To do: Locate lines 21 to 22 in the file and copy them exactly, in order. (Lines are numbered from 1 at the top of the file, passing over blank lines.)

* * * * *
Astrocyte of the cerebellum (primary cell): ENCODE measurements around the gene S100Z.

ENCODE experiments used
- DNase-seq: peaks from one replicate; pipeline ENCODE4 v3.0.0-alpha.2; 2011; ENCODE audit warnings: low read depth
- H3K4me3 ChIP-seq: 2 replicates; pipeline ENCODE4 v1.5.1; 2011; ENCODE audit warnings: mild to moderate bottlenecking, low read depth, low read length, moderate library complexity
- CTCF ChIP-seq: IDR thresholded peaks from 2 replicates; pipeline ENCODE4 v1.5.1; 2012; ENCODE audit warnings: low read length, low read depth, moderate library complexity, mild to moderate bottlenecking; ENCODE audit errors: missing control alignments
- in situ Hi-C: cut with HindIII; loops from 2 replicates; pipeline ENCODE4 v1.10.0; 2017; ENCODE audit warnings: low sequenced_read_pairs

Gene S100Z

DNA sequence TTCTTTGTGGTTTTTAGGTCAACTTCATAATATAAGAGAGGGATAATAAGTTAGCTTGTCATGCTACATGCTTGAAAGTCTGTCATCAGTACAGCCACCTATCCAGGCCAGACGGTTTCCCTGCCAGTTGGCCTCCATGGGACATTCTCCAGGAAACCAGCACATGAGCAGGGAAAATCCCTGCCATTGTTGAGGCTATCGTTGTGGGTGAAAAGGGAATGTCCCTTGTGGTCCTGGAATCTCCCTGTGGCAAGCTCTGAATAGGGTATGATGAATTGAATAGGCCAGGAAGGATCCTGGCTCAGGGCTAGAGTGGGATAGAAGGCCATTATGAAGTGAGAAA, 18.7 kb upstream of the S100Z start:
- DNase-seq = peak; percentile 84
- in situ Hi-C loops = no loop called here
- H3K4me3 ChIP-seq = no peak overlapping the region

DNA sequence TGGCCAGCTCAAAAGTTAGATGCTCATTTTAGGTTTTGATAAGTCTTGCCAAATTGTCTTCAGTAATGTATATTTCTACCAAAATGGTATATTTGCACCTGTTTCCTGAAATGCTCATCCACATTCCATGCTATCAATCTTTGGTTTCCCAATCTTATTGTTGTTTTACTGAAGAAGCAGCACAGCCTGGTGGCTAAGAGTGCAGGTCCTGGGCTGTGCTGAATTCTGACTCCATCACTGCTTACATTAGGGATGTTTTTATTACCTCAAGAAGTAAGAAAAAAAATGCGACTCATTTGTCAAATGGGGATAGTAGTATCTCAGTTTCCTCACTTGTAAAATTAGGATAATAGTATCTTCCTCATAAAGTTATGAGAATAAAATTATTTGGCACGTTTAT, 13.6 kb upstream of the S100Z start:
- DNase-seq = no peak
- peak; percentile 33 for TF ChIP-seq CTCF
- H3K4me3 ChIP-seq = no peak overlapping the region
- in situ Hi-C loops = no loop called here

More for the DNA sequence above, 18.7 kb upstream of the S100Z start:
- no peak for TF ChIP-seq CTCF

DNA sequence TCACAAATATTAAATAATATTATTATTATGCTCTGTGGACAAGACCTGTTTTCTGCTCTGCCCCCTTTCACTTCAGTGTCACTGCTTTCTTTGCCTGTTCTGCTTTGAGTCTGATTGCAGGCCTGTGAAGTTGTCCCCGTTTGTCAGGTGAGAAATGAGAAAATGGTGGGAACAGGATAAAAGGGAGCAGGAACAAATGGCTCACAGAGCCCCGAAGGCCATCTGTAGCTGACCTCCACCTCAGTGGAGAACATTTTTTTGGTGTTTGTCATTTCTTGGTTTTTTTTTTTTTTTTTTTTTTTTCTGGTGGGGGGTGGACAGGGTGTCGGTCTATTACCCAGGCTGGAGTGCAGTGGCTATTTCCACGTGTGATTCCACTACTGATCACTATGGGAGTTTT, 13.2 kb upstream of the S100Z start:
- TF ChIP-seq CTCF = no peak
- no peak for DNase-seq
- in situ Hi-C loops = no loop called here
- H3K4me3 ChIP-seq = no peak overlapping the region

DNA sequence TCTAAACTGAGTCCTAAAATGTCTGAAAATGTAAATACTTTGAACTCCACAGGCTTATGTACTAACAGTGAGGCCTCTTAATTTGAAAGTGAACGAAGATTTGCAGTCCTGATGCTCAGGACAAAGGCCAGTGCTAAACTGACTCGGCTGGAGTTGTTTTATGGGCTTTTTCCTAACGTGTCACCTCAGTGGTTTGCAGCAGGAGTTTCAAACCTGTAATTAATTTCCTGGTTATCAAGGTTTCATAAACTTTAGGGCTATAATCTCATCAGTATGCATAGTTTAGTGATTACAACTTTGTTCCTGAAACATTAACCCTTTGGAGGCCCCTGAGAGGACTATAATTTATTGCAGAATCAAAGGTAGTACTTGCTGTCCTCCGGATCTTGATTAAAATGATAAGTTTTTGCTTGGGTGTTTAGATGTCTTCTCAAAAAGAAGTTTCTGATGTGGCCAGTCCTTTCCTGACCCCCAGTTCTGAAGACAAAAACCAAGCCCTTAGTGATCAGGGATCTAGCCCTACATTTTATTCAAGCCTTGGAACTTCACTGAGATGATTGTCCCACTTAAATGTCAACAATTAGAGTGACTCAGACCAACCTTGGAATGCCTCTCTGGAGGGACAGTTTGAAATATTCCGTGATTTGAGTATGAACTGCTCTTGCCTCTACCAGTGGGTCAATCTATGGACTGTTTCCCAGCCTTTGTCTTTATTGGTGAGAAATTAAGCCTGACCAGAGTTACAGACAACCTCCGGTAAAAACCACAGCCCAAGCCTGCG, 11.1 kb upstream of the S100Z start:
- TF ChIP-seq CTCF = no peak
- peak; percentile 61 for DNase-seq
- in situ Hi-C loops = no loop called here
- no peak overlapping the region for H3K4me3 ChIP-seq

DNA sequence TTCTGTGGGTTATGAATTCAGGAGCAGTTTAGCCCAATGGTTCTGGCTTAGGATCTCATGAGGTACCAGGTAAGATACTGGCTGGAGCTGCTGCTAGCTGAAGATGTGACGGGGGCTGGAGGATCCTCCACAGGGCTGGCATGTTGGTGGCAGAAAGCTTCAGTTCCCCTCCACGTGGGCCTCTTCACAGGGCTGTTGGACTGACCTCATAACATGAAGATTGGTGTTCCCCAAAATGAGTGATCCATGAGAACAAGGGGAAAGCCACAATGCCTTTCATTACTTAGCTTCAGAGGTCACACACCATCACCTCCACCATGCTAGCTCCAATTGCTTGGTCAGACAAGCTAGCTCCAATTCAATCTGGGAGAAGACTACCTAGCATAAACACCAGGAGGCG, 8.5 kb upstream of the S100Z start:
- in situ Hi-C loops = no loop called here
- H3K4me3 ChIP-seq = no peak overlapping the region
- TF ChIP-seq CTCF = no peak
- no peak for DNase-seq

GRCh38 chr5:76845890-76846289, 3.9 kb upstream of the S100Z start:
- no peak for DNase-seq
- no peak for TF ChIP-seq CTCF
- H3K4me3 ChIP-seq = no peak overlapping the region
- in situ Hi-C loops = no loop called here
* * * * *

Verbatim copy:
- no peak for DNase-seq
- in situ Hi-C loops = no loop called here